US Department of Defence and NASA
Military programmes themselves are not subject to WTO rules, but can provide a temptation to hide subsidies. Finding proof is difficult as new military technologies can be partially used in the large civil aircraft sector, so called “dual-use” technologies. A close link between civil and military aviation results from the fact that the dominant military aircraft manufacturers in both the USA and the EU also dominate the production of civil aircraft. The synergy between the two areas provides for high technological value and economies of scale, since overhead and fixed costs (as they occur in R&D) can be amortised more quickly.14
Boeing’s large civil aircraft (LCA) division received support from the US Department of Defence and the National Aeronautics and Space Administration (NASA). NASA, for instance, granted direct financial support as well as access to facilities, equipment and employees through the eight aeronautics R&D programmes. The WTO Panel found that the programmes at issue constituted specific subsidies within the meaning of Articles 1 and 2 SCM, and estimated the amount of the subsidy to Boeing’s LCA division to be US $2.6 billion over the period 1989-2006.15
The Department of Defence (DoD) was also found to have provided specific subsidies to Boeing through 23 research, development, testing and evaluation programmes (RDT&E).16 Boeing benefitted from the “dual-use” technologies, i.e. technologies applicable to both military and commercial aircraft. While the Panel did not accept the United States’ estimate that the total amount of any DoD subsidy to Boeing for “dual use” R&D was significantly less than US $308 million over the period 1991-2006, the amount of the subsidy to Boeing’s LCA division remained unclear.17 The EU originally claimed that Boeing benefitted from the RDT&E programmes to the tune of US $2.379 billion.18 Hence, the actual amount should lie between US $308 and 2,379 million.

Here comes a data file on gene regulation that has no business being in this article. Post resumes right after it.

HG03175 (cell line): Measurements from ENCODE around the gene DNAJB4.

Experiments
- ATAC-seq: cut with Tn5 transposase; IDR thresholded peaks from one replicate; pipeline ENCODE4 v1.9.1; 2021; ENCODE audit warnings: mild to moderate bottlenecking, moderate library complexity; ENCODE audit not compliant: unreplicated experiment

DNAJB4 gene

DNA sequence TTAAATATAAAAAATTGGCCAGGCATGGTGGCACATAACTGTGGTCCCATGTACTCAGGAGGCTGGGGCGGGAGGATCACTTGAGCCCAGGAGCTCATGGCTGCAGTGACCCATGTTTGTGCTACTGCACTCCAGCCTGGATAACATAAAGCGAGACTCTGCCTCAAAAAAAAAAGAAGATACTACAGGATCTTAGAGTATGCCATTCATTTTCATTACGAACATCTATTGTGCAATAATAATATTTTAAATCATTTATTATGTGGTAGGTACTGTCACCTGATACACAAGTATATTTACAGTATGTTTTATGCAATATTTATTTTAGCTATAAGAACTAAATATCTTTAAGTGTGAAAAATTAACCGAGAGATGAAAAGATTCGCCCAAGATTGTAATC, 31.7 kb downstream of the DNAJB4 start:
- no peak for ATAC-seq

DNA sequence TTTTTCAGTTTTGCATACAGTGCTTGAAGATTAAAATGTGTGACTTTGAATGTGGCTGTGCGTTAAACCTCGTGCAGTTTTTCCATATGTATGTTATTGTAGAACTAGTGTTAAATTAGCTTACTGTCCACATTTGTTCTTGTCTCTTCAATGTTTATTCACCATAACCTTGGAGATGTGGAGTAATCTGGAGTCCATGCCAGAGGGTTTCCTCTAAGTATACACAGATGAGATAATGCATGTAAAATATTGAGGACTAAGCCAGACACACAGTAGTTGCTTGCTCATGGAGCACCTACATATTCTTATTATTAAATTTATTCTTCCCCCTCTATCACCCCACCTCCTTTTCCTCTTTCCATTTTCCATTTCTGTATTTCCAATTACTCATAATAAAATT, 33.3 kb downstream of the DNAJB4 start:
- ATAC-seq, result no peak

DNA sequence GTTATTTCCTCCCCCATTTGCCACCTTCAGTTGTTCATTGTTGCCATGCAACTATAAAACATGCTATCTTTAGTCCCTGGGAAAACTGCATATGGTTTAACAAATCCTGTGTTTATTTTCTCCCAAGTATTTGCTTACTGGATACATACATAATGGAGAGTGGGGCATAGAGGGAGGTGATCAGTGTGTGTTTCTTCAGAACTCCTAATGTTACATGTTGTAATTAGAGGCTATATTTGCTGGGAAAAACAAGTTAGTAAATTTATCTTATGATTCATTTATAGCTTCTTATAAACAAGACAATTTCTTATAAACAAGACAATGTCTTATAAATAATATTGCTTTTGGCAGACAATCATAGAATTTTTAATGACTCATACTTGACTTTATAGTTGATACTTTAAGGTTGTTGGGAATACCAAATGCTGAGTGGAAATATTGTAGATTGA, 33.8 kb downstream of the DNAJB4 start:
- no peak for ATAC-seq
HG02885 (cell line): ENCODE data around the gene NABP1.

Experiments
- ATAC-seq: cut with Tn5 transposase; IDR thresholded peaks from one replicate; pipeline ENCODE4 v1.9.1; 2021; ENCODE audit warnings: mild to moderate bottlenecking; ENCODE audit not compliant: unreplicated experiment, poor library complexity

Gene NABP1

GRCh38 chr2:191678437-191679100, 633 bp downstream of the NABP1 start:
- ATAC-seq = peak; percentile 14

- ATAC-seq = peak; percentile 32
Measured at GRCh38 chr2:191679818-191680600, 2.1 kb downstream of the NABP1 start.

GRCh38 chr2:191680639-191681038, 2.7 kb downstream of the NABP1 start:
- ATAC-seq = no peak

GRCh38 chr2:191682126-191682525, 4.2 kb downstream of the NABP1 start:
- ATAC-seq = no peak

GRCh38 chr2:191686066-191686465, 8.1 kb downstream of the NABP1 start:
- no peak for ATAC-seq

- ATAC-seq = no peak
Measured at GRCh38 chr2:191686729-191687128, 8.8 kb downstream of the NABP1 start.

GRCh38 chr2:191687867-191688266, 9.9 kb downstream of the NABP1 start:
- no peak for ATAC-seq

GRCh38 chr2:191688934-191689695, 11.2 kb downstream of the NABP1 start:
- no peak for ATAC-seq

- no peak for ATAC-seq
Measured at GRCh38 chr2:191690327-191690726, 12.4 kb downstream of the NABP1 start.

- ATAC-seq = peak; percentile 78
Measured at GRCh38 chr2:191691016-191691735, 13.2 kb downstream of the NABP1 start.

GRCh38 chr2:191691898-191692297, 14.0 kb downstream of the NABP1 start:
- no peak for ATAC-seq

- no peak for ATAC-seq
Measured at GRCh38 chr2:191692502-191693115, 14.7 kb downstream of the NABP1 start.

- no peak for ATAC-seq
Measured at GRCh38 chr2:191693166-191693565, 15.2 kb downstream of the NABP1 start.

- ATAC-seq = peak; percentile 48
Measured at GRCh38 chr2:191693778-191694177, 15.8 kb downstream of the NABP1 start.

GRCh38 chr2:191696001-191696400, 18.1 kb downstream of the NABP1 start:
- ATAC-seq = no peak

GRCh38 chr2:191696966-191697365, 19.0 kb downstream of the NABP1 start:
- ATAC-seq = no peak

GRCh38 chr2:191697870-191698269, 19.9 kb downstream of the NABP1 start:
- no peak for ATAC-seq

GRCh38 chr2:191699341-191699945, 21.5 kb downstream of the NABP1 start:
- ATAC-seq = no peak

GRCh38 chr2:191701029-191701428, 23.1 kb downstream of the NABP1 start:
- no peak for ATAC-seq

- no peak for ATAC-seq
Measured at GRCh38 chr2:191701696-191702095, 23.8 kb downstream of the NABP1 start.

Not all of the subsidies challenged by the EU were found to be specific, for instance payments that the Department of Commerce (DoC) made to joint ventures and consortia in which Boeing participated through the Advanced Technology Program. These DoC payments and the access to government facilities were found to be subsidies, but not specific subsidies and hence not actionable under WTO law.19 Also, claims were turned down that certain intellectual property rights transfers under NASA and DoD R&D contracts20 and reimbursements for certain Bid and Proposal Program expenses would constitute specific subsidies.21
Overall, the Panel decided that the detected WTO-incompatible NASA and DoD subsidies caused serious prejudice to the interests of the European Communities.22 The effects of the NASA and DoD aeronautics R&D subsidies were significant price suppression, significant lost sales and threat of displacement and impedance of exports from third country markets, with respect to the 200-300 seat wide-body LCA product market. The Panel accordingly recommended that the United States take appropriate steps to remove the adverse effects or withdraw the subsidy that has resulted in adverse effects to the interests of the EU.23 Although the United States Trade Representative, Ron Kirk, confirmed the findings of the Panel,24 the USA appealed the decision on 29 April 2011.25
Not only the US Government and Federal Agencies were found to support The Boeing Company, but also the States in which Boeing manufactures its jetliners. The European Union challenged a broad variety of measures in the States of Washington, Kansas, Illinois, and municipalities therein. The Panel turned down part of the claims, but it found WTO-incompatible subsidies worth over US $500 million in the period 1989-2006.26